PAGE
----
By Punit Satsangi
The £179 billion UK Local Government Pension Scheme (LGPS) market is highly saturated. The government wants to streamline this market with 89 schemes into eight pools running at least £25 billion each by April 2018. Pools are currently presenting administrative and operational proposals to the government, with many opting to create an Authorised Contractual Scheme (ACS) structure.
An ACS is a relatively recent UK fund structure that complies with EU UCITS directives and the Alternative Investment Fund Managers Directive (AIFMD), and is overseen by the Financial Conduct Authority (FCA). One of its biggest benefits is tax transparency, which subjects members to lower withholding taxes. This is a welcome change as costs elsewhere, such as those incurred by regulation, have eaten into profits. Since tax transparent structures are operationally complex, LGPS schemes must partner with experienced service providers to ensure success.
One challenge to pooling is the designation of local authorities as retail investors under the Markets in Financial Instruments Directive II (MiFID II). Retail status impedes the LGPS’s flexibility to invest in certain asset classes and managers.
In addition, AIFMD and UCITS may not apply post Brexit. As such, the government will have to consider comparable regulations to govern the ACS. Some argue that LGPS reform – while a step in the right direction – does not address the fundamental structural challenges (i.e. deficits) that face the sector; and that LGPS market problems can be resolved only if there is a transition from a defined benefit (DB) to defined contribution (DC) setup.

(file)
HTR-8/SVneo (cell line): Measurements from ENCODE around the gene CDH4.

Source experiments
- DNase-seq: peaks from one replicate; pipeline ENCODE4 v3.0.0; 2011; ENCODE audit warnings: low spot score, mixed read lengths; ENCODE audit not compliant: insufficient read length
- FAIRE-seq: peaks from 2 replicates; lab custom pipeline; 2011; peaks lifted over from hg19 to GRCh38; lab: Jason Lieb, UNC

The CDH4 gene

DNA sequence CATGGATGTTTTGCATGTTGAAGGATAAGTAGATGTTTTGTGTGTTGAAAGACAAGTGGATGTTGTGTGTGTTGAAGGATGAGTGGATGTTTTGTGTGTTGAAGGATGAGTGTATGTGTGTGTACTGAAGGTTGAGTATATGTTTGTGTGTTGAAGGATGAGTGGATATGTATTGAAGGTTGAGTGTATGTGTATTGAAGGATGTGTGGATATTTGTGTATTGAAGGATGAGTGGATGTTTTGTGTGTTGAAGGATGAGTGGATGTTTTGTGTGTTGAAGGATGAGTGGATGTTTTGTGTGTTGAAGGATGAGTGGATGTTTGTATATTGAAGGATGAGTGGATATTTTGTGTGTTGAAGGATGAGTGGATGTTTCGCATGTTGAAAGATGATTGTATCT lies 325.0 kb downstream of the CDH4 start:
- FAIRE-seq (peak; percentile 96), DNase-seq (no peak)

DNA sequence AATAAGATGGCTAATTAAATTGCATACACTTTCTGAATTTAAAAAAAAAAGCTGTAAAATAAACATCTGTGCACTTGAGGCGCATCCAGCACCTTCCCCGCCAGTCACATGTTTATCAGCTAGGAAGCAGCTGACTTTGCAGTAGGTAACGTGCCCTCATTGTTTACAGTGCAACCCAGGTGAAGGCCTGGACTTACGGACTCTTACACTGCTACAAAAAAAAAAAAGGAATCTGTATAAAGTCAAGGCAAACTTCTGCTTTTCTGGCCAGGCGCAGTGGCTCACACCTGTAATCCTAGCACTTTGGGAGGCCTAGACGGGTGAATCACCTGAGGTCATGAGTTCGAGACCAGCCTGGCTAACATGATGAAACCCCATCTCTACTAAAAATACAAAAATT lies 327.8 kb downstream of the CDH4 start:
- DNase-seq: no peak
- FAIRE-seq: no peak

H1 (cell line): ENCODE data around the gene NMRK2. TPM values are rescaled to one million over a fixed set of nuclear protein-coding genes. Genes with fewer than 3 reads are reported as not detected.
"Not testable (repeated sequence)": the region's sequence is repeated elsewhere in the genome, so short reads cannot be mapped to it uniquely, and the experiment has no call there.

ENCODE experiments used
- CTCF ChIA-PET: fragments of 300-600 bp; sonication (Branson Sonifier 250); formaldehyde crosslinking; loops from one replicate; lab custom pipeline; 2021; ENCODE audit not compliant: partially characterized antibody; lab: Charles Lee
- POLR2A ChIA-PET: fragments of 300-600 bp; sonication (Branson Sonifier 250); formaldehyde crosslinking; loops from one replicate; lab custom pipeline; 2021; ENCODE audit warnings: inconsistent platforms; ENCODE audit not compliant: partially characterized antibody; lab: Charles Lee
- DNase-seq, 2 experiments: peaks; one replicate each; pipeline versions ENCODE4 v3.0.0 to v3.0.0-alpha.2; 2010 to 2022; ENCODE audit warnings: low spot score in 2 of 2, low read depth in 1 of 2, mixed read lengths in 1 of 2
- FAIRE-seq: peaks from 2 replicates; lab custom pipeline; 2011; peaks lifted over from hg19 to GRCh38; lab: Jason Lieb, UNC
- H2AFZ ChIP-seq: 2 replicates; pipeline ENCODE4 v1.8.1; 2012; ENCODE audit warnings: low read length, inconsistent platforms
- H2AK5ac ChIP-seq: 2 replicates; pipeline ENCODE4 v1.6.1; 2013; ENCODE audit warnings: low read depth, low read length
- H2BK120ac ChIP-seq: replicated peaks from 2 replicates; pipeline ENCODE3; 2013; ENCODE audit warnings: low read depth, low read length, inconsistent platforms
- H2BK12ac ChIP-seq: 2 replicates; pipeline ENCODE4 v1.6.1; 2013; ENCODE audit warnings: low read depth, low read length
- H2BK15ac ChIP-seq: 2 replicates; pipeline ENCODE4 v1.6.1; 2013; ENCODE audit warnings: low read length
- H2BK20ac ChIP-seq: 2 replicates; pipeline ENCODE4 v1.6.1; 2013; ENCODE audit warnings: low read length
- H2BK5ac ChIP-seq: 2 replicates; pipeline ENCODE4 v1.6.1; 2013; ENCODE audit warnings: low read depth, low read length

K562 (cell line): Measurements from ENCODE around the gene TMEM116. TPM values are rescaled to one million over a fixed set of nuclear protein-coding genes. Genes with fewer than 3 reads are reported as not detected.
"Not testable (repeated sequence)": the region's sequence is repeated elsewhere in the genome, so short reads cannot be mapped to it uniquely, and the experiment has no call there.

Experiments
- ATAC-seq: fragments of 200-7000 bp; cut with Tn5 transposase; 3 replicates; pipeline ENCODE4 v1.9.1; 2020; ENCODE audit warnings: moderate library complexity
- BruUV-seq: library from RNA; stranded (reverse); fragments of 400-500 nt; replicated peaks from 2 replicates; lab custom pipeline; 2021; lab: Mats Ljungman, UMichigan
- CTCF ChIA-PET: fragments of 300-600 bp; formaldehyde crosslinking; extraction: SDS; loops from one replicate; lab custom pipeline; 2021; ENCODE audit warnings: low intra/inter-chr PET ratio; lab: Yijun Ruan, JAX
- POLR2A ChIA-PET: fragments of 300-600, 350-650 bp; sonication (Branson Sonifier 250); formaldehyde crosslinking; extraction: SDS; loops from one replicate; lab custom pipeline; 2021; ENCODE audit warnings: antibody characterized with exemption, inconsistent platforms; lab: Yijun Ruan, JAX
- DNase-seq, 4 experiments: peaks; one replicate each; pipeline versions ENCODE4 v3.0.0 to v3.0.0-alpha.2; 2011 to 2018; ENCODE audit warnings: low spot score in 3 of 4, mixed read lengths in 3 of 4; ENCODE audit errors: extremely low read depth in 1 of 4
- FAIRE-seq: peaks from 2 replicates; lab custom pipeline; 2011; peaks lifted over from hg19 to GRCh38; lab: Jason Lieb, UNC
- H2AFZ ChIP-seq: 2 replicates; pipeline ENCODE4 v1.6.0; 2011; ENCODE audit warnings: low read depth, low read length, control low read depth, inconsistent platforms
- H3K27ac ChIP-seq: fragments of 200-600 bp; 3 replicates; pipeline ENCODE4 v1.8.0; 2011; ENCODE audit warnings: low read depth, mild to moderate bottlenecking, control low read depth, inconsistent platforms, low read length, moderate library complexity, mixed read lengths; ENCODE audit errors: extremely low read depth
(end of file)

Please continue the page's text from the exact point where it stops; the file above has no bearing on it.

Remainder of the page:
LGPS pooling makes sense. Scalability allows LGPSs to deploy greater resources and reduce operational duplication. The cost savings,through streamlined investment mandates and service provider agreements, are significant. A small pension fund will struggle to obtain fee discounts from third-party asset managers while a much larger pooled structure may have more success. With greater resources, LGPSs can hire more skilled talent, which will help boost the portfolio manager selection process, and increase exposure to alternatives.
The UK government encourages greater investment in infrastructure as a means to support economic growth following Brexit. LGPS could be a useful source of capital for infrastructure spending.
Some institutional investors are dispensing with external managers in favour of creating an in-house asset management business, provided it adds value. This is another opportunity for LGPS once pooling goes live.
Transitioning to a pooled operating model can be complicated. Schemes must work with experienced service providers such as fund administrators who have the resources and expertise to guide them through the process.
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